The last good thing

Keepin' it real in Karlovy Vary

The 38th annual Karlovy Vary International Film Festival is underway following the opening ceremonies last night. As the festival has grown in size and prestige over the years, there has been a creeping fear expressed by festival goers that the "people's" festival will soon be co-opted by commercial interests and the screenings no longer accessible to the students and otherwise ordinary (read non-industry) people who have helped to fashion the reputation of the KV festival as being a true film geek's holiday.

Thankfully, your correspondent can see that the commercial interests have not taken too much of a hold. While the production value and marketing face of the festival has gotten ever slicker and more professional, the film prices still afford the motivated student, who is willing to wait in line, the opportunity to see 3 films in a day for the price of 1 showing at one of Prague's ubiquitous multi-kinos.

The festival catalogue is a tome the size of a small city's phone book. The line up is an impressive collection of international films, both big and low budget and offers the film geek a weeks respite in this charming spa town, hopping from film to film, and party to party.

Along the grassy edges of the park downtown, young people sleep curled in sleeping bags underneath a concrete overhang beneath the Hotel Thermal. Students wake up early and wait in line to see the films. There is a welcome lack of pretension, no sense of put-on airs. The cafes and pubs are filled as much with students as with international festival goers, and all seem to be here for one reason: to see films.

While the Prague Post whines about expensive meal prices and tourist trap price-gauging the PTV team sets up camp near the bus station, at the jidelna, Pupik (the diminutive of the Pupp, the grand hotel at the other end of the city) the festivals best kept secret. Here, the prices are normal, and the beer, a 10 degree Gambrinus, is a superb accompaniment to a hearty plate of gulaš, or some Moravsky Vrabec (if you have to ask, never mind). Here you will not find any glitterati, but are sure to encounter the matron of the place, a small, kindly, woman who, if she takes a shine to you, will look after you very well.

When asked about whether local people go to see the films, she responded with "Sure. If they have time." We asked if she would go to any films this year and she said she would love to, but cannot get the time off. We offered to work for her one day while she went to see the films, but she said her boss would probably not approve.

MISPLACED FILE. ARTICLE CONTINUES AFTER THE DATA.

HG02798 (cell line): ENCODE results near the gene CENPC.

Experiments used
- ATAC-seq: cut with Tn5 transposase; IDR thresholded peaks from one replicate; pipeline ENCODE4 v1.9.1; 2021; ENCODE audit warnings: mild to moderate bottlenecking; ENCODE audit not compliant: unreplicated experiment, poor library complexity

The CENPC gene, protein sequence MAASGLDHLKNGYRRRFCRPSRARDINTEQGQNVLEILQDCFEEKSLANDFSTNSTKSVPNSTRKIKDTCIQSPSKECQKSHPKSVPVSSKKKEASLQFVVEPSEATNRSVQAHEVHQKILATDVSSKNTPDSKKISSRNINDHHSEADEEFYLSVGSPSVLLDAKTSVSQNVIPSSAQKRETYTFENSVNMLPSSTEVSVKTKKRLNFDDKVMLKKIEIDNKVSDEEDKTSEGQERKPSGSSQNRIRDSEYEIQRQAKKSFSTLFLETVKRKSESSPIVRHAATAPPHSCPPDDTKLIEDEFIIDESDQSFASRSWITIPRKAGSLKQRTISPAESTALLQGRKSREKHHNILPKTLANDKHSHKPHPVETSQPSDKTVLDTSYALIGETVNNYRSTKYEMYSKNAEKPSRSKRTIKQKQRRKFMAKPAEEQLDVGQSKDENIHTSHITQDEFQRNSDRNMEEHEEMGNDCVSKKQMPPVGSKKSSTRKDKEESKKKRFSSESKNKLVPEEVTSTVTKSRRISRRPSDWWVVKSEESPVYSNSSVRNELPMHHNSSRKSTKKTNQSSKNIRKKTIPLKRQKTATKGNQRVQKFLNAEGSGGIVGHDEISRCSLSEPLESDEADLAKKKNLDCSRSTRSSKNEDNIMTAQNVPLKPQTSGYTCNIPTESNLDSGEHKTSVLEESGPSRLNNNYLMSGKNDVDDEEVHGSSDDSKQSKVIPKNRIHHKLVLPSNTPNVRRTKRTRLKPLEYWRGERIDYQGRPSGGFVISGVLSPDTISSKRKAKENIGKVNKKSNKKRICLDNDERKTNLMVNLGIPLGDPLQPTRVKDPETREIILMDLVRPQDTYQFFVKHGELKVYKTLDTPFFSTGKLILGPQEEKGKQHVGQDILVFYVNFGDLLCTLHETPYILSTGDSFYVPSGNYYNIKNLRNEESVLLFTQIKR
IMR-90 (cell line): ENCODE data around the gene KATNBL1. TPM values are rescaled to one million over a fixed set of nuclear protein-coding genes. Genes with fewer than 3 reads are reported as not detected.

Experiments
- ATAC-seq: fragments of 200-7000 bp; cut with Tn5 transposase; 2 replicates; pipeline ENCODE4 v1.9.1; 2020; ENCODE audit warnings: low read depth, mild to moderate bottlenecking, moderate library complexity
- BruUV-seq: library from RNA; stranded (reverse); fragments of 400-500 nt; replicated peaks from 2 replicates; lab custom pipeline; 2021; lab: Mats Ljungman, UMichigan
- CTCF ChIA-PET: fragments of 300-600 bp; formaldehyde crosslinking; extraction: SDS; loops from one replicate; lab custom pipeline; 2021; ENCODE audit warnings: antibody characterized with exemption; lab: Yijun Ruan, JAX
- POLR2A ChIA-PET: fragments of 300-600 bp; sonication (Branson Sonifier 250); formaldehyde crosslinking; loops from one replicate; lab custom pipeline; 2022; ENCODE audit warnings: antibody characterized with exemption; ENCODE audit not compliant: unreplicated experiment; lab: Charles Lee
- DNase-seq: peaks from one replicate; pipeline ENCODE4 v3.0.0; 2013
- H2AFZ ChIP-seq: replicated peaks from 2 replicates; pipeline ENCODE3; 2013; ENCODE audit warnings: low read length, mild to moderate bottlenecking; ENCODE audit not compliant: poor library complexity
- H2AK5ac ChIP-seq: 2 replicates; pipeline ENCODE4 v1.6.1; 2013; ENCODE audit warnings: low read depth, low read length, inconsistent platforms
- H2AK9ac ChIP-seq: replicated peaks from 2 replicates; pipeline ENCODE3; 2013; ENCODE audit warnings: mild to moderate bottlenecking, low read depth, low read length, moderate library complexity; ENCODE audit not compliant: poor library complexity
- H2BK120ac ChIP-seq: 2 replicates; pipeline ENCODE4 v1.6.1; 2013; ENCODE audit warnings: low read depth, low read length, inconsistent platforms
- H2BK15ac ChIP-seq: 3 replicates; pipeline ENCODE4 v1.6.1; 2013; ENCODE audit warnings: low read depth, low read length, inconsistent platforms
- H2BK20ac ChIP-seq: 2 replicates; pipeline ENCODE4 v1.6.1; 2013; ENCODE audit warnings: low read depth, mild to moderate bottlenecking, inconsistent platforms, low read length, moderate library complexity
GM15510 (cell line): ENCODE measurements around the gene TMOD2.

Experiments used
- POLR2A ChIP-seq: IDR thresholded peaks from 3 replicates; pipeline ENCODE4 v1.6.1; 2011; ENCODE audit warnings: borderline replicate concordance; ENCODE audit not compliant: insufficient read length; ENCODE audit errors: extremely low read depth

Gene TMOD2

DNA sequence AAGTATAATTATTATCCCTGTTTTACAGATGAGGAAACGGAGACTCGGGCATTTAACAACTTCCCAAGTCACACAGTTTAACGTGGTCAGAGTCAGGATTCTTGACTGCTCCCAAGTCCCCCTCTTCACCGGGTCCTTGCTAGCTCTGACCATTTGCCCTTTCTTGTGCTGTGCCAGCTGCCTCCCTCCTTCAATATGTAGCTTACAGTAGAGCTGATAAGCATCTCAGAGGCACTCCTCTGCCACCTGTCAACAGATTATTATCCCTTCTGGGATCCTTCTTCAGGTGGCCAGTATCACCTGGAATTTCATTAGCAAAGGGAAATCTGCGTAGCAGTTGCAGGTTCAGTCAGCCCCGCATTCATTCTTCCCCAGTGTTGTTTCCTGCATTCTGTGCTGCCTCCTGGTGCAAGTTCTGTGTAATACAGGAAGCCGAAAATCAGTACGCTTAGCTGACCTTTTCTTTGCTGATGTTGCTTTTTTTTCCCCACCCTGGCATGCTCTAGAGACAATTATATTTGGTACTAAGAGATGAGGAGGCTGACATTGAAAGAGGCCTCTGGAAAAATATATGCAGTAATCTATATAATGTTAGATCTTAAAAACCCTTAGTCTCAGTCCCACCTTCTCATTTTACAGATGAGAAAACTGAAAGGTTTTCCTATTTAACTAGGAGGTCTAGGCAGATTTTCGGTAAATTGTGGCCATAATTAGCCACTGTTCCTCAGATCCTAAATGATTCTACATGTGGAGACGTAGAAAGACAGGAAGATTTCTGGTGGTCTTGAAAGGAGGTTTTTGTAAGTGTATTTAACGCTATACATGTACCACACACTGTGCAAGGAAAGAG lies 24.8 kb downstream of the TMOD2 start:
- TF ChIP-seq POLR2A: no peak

The fact that the films are accessible to locals and visitors alike is one of the main attractions of the Karlovy Vary festival. The atmosphere on the streets is festive, the bars around the hotel Thermal stay open all night, and everywhere is the sweet smell of ganja. There is an anything goes type atmosphere while the festival is on, but an underlying seriousness too. You can see people discussing what they have just seen heatedly over coffees in the cafes, and pouring over the festival catalogue like hard-core gamblers with the racing form at the track.

Some of the veteran festival goers lament the passing of a time when anyone, accredited or not, could wait on line and get into a film. Perhaps a price to pay for success, but the KV organizers have done a fantastic job of keeping the festival accessible to people who would never have a chance at any of the other international festivals of this size and caliber. And for this film geek, the chance to see films in a variety of settings is one of the added surprises. From the plush opulence of the Mětské Divadlo, a 402 seat opera house, to the intimate film school feel and rickety straight-back chairs of the Husovka Theater, each venue affords the viewer a different experience.

If the organizers can keep the heart of the festival unsullied, then this film geek will be an avid annual attendee. The lavish parties, the stars, the pomp of celebrity seem something far removed from your correspondent's experience, but perhaps that's because we weren't invited, and could care less about that sort of thing. It's a people's festival for sure, and we are here to see films that, with the exception of those in official competition, and a few others, will never make it to your local dodeca-plex. And unlike those vapid American films in mainstream distribution, they might actually make you think.


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